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Discussion Starter #1
When you are in the right lane and you turn right into a driveway that has a lip is it ok for your front tire to hit the lip at less than a 90 degree angle?

When you are turning into traffic from a stop coming out of a driveway that has a lip do you need to roll your front tire over the lip before you begin your turn?

Bob
 

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When you are in the right lane and you turn right into a driveway that has a lip is it ok for your front tire to hit the lip at less than a 90 degree angle?
yes its ok. Depending on the lip size , the larger the lip the more perpindicular to it would be safer.






When you are turning into traffic from a stop coming out of a driveway that has a lip do you need to roll your front tire over the lip before you begin your turn?
No you dont. Since there is nothing to catch the tire when coming off the lip this is a much safer scenario then going up the lip.
 

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Complacency breeds Pain

Bob, it's generally true that the more perpendicular your approach to the "lip" the less possibility there will of destabilizing your scooter. When I had just a few hundred miles on my 400 and was getting pretty confident, I pulled up to my son's driveway almost parallel to the curb to drop off my wife. Just about the time I stopped, we rolled over the lip and the burger fell over into the street and threw us off. My legs are short as well as weak from a spinal cord injury years ago, so I just couldn't hold it up. That was the first scratch I put on the 400.

Last week I got another lesson in humility at the "lip." I came out of a steep driveway (downhill) and had to stop for passing traffic. The driveway is in the middle of fairly tight curve that goes steeply to the right. When I started up again, I had to turn right sharply going downhill and avoid going across the street into oncoming traffic. At that slow speed, there wasn't enough gyroscopic motion to keep the bike upright in the turn and it started to fall over to the right. Since my right leg couldn't reach the ground, this caused me to try to hold it up with the right handlebar. That caused the throttle to turn inward and race the engine and the bike took off fishtailing with me hanging on for dear life until I hit the pavement! Big time strawberries on my left side and badly bruised ankle, and huge injury to my pride and dignity. This time the plastic is really bunged up and will probably cost a few hundred bucks to replace.

Lessons learned: Be very careful making low speed turns from a start. The burger has a rather large turning radius, and if you try to make sharp turns at low speed, you may not have enough gyroscopic motion to keep you right-side up. The throttle thing caught me completely by surprise. In retrospect, with all the power the burger has, it should be no surprise that it can do considerable damage in a similar situation.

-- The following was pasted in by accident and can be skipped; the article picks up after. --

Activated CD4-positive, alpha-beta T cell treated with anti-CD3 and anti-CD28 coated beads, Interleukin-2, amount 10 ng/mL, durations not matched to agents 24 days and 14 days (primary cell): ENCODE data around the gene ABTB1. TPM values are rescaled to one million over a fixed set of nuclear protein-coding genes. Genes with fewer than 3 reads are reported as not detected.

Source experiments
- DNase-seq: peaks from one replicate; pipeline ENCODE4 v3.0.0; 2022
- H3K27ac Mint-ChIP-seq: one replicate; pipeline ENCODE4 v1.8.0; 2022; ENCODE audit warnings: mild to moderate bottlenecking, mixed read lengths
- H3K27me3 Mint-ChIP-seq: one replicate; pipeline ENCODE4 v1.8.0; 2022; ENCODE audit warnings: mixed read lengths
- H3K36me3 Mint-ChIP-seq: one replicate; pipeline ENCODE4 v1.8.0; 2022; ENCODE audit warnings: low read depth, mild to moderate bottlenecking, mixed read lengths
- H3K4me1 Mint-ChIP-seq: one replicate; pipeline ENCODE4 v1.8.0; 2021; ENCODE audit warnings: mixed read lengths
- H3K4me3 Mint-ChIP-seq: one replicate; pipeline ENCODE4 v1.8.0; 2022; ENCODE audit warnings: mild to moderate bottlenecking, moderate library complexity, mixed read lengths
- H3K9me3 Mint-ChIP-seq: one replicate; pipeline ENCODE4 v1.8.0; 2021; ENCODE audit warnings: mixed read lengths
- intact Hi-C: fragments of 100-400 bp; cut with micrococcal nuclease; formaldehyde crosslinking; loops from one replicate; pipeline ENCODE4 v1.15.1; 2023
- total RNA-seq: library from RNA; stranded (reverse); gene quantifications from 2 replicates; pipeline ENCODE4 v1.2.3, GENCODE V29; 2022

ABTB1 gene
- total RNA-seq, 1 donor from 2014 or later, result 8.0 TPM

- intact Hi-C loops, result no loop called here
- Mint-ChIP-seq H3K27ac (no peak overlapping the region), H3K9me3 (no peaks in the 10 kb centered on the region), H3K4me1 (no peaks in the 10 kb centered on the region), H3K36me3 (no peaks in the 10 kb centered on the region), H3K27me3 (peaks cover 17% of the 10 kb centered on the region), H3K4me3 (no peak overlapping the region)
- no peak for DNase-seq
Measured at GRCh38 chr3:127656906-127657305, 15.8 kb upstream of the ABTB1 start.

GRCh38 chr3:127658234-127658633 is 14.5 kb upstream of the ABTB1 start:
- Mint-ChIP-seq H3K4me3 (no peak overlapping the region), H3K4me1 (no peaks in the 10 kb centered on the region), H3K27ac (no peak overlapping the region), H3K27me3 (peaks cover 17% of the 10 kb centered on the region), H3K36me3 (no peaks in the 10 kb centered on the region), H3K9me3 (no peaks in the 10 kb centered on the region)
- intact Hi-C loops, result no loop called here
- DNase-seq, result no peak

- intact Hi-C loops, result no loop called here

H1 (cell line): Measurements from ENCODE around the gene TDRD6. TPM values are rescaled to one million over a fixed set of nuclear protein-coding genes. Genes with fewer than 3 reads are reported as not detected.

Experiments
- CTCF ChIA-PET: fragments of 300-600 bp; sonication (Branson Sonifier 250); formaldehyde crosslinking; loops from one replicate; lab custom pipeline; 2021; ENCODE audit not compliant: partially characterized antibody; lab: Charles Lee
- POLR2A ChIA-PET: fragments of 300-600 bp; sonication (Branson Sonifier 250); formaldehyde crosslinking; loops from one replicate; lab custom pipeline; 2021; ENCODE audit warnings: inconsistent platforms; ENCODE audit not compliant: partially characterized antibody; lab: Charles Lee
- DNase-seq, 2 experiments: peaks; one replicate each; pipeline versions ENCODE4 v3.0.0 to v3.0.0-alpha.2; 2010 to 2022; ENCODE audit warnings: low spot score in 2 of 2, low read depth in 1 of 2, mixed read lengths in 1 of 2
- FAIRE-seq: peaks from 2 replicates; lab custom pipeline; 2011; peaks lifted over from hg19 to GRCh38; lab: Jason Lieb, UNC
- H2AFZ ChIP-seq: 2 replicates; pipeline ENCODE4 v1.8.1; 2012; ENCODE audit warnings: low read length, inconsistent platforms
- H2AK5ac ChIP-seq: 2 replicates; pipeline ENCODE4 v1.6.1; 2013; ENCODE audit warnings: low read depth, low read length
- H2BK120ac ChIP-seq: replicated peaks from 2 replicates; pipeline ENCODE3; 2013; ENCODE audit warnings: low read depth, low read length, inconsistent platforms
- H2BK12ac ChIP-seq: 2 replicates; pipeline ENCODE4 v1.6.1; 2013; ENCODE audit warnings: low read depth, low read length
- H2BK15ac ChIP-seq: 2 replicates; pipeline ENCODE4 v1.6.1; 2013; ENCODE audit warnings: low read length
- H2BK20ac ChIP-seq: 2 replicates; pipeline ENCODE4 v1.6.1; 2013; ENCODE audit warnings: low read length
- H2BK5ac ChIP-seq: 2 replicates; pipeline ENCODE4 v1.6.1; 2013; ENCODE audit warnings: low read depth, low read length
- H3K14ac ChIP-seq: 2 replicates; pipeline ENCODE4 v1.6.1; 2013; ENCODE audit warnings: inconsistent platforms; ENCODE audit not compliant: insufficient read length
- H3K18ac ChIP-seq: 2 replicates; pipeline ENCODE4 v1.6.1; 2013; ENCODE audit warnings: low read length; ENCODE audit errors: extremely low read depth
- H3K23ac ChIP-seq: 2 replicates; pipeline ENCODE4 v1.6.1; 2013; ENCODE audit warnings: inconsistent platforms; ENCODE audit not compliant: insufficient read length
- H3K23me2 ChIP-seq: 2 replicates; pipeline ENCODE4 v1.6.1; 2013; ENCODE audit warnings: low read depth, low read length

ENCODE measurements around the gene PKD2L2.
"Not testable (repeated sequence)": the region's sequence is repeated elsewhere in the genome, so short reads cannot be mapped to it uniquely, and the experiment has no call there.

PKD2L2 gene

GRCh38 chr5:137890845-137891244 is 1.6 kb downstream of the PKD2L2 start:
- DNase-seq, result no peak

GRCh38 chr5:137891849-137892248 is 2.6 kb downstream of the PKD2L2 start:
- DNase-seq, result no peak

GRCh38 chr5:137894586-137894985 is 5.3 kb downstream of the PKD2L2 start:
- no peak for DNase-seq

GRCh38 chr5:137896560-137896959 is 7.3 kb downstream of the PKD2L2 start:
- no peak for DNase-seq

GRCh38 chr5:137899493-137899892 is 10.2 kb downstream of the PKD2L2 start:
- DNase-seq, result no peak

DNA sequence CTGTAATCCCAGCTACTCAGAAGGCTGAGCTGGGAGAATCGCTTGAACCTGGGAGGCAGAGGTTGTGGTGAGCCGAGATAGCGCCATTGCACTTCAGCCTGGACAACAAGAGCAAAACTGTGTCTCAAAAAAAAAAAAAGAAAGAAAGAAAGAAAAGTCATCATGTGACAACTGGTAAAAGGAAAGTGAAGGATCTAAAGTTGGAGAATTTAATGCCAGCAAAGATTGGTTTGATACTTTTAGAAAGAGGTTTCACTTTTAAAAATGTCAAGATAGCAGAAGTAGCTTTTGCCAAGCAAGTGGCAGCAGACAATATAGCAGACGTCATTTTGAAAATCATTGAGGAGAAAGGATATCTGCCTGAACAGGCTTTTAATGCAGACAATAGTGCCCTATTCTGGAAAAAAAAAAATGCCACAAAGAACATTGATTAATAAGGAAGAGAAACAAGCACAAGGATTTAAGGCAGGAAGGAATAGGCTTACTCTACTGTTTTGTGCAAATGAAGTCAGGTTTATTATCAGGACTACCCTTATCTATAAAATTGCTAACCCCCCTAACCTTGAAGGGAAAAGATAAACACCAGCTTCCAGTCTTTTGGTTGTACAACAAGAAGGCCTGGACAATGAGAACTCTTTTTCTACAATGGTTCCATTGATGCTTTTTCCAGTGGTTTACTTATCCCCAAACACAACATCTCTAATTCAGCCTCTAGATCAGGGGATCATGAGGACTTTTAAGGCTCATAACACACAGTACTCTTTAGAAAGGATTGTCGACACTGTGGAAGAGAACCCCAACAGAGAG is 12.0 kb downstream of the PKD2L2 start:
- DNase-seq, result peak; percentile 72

For instance, if I had been in a parking garage coming down a ramp, a similar scenario could've developed, and I would've taken out a car or pedestrian.

And of course, wearing protective gear makes a difference. I'll fess up and admit I wasn't wearing my jacket...too hot and humid here in Hawaii. Very few riders here ever put on long sleeves, much less a riding jacket, but I'm about to close the barn door now that the horses have gotten out. Had I been wearing my usual boots, it wouldn't have made a difference to my ankle, but the jacket would've saved a little discomfort I've been living with for a week.

Good luck to you. IMHO, getting hurt once in awhile is inevitable, but the ride is worth it. OK, you safety engineers will beg to differ, as you will point out, every accident, by definition, is avoidable. Stupid acts beget trouble.
 

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Re: Complacency breeds Pain

Chickenman said:
Lessons learned: Be very careful making low speed turns from a start. The burger has a rather large turning radius, and if you try to make sharp turns at low speed, you may not have enough gyroscopic motion to keep you right-side up.
When making a turn from a stop, turn the front wheel in the direction of your turn while you are sitting there and KEEP IT TURNED as you pull out and go thru the turn. It takes some practice because, instinctively, you want to straighten the wheel as you start off and then turn it into your lane.
It is a smoother and safer method for making the turn from a stop. In most cases, you don't have to make as sharp a turn (less lean) because you eliminate that distance you use as you start off in a straight line first and then have to turn the bike into the lane (greater lean) to complete the turn.
Find a vacant parking lot and practice starting off from a start with your front wheel turned and keeping it turned until the turn is completed. It is awkward at first (you'll want to straighten that wheel) but keep at it. It works! :D
 

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Discussion Starter #6
Stormsteed said:
BobG said:
When you are in the right lane and you turn right into a driveway that has a lip is it ok for your front tire to hit the lip at less than a 90 degree angle?

When you are turning into traffic from a stop coming out of a driveway that has a lip do you need to roll your front tire over the lip before you begin your turn?

Bob